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Elon Musk’s 1 Short Sentence Gives the Best Hiring Advice You’ll Hear.

Technology entrepreneur and SpaceX founder Elon Musk at a large conference in Austin said, “The biggest mistake, in general, I’ve made, is to put too much of a weighting on someone’s talent and not enough on their personality. And I’ve made that mistake several times. I think it actually matters whether somebody has a good heart, it really does. I’ve made the mistake of thinking that it’s sometimes just about the brain.”

He also eluded that for a long time, he hired talented people over kind people, but he tries to balance that now.

To explain, he went on to say, “Best person on the team is not necessarily someone who scores the most goals, it could be the person who assists in the most goals.”

This was something uncharacteristic for a scientifically-minded, tech entrepreneur, it made many people do a double take. But when you think about it, he’s right.

Mark C. Crowley, wrote a compelling article documenting the heart’s relationship to the brain. He says the heart “routinely informs the brain of the body’s emotional state, and the outcome has a profound impact on brain functioning and decision-making.” But let me preface, you first have to have heart, not just “a heart.”

Digging deeper, it gets interesting. Director of Research, Rollin McCraty, Ph.D, HeartMath Institute expands further on this :

When human beings experience a steady flow of positive feelings and emotions (e.g. appreciation, inspiration and happiness), the heart flips into what’s called ‘coherence.’ And when people feel appreciated by their bosses, supported, healthily connected to the people they work with, growing, loved and able to live meaningful lives, this inherently creates coherence. All boiled down, it means the communication going on between the heart and mind is so ideal that it puts people into their optimal level of performance.”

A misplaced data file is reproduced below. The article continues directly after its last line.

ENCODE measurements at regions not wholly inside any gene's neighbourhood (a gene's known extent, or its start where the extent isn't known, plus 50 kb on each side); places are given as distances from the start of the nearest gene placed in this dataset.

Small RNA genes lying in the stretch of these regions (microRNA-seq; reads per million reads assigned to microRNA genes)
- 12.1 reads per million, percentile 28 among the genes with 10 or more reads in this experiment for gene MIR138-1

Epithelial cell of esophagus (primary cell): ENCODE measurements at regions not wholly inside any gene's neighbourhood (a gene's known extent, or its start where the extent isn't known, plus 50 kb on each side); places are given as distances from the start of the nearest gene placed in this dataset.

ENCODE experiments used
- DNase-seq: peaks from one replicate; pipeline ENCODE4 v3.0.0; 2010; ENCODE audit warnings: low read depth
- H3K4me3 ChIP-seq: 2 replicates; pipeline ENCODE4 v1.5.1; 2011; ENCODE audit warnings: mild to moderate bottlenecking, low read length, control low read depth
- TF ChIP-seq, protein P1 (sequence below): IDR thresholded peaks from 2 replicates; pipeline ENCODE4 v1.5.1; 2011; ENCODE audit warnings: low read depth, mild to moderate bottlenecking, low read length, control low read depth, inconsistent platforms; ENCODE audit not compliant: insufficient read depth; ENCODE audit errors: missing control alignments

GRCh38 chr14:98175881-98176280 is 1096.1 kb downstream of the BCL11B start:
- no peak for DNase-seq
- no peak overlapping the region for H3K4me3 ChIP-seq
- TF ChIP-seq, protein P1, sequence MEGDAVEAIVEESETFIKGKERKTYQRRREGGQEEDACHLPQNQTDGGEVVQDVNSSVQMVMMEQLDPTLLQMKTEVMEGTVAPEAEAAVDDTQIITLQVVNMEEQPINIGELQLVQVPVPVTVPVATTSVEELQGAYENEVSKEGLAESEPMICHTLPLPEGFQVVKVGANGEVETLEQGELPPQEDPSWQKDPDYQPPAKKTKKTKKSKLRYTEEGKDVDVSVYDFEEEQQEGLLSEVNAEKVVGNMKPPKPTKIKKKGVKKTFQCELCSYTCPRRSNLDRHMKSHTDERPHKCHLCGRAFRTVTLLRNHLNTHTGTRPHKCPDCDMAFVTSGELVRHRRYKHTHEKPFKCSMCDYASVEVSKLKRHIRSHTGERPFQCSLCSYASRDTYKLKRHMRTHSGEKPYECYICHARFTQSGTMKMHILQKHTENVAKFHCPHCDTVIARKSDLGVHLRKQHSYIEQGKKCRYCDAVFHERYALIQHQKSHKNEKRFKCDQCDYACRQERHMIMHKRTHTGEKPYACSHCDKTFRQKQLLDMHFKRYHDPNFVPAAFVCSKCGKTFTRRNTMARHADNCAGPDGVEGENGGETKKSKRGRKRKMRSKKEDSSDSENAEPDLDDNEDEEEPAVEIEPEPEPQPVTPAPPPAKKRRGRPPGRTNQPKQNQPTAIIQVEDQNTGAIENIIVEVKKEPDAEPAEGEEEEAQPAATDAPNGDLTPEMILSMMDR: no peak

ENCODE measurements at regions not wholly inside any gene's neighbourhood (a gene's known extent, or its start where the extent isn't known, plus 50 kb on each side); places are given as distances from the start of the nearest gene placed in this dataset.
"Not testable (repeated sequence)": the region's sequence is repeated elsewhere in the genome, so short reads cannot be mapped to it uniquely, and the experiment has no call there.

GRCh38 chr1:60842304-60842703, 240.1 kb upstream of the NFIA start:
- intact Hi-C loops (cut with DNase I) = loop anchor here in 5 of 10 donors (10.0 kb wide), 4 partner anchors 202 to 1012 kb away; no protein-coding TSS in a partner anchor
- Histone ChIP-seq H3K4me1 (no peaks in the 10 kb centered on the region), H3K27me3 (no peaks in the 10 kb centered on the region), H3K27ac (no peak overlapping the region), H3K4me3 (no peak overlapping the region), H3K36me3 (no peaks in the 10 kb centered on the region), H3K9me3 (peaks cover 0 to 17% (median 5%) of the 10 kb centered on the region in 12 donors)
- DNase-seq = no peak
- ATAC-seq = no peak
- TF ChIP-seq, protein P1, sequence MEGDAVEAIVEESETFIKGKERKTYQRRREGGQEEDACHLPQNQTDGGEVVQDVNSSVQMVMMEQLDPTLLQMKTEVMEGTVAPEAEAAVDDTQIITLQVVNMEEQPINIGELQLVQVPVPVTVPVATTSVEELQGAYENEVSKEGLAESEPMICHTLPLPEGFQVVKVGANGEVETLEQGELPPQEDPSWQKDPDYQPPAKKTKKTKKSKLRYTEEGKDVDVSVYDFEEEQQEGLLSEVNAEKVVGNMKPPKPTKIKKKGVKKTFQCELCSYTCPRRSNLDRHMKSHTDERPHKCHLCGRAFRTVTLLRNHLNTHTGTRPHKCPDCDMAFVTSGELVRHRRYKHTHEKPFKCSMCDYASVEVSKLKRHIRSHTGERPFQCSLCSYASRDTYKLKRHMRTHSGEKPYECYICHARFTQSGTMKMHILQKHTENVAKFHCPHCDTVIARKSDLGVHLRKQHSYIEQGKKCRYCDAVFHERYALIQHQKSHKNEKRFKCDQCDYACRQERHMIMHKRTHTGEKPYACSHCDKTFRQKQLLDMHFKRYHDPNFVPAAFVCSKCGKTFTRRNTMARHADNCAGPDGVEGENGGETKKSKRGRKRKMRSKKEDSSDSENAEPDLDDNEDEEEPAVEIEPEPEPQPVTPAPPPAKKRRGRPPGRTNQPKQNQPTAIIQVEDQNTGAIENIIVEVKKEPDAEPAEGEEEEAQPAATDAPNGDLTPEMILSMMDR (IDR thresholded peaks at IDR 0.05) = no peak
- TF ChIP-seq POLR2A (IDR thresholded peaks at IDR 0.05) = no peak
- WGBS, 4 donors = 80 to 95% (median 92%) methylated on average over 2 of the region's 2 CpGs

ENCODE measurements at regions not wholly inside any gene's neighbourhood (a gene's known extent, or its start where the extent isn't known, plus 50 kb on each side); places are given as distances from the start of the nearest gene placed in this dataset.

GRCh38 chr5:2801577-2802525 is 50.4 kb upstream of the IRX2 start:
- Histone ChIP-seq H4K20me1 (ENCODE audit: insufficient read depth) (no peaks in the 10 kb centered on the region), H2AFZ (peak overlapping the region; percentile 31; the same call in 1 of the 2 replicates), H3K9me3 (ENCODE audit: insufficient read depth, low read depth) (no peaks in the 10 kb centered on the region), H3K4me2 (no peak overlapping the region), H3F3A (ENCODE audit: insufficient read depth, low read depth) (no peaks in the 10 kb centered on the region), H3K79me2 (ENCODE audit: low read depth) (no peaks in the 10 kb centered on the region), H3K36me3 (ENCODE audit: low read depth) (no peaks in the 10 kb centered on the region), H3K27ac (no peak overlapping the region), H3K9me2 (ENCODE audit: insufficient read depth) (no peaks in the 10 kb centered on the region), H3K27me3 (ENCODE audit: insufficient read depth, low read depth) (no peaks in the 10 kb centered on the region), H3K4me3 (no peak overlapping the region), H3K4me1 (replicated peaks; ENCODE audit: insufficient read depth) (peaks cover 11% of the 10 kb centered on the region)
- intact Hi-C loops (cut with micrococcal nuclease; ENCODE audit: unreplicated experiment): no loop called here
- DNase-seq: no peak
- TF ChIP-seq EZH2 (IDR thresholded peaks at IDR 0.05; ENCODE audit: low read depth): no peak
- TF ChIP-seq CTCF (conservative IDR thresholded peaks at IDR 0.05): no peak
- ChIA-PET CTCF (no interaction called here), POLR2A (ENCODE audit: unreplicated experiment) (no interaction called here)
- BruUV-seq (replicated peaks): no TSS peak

There is a compelling case for hiring people with a “good heart.”

Most of us weigh down heavily on skills over personality while hiring, but there is positive evidence found in work cultures that practice organizational kindness. Don’t laugh because it actually makes perfect sense. Sharing few more thoughts for you to mull over this:

  • Kindness fosters trust within an organization: It eliminates communication barriers, minimizes negative competition among staff, and strengthens relationships.
  • Kindness helps with hiring talent: A study from the University of Delaware shows that a culture of kindness attracts talent, and lowers recruiting, hiring, and training cost.
  • Kindness boosts employee engagement: Research also indicates that loyalty increases when employees have opportunities to demonstrate kindness in the workplace.
  • Kindness fuels learning and innovation: When employees are free to make mistakes and learn from failure, it fosters innovation because it increases ‘psychological safety.’ It is an important aspect of creating new ideas.

Research findings have recognized kindness to be an essential aspect of a productive work environment. And many successful leaders today rely on compassionate leadership to flourish in their field.

As it said, “Great leaders have a heart for people. They take time for people. They view people as the bottom line, not as a tool to get the bottom line”.

Each one in the company, contributes to its success not just as individual but how they influence, affect others around them.  So, focus not just on the skills but also on the goodness of the heart and create a work culture of kindness where relationships thrive – that is the bedrock for building and nurturing trust, fostering innovations, creativity, transparency, and more…. with all this any organisation is bound to succeed.

Kriti Makhija

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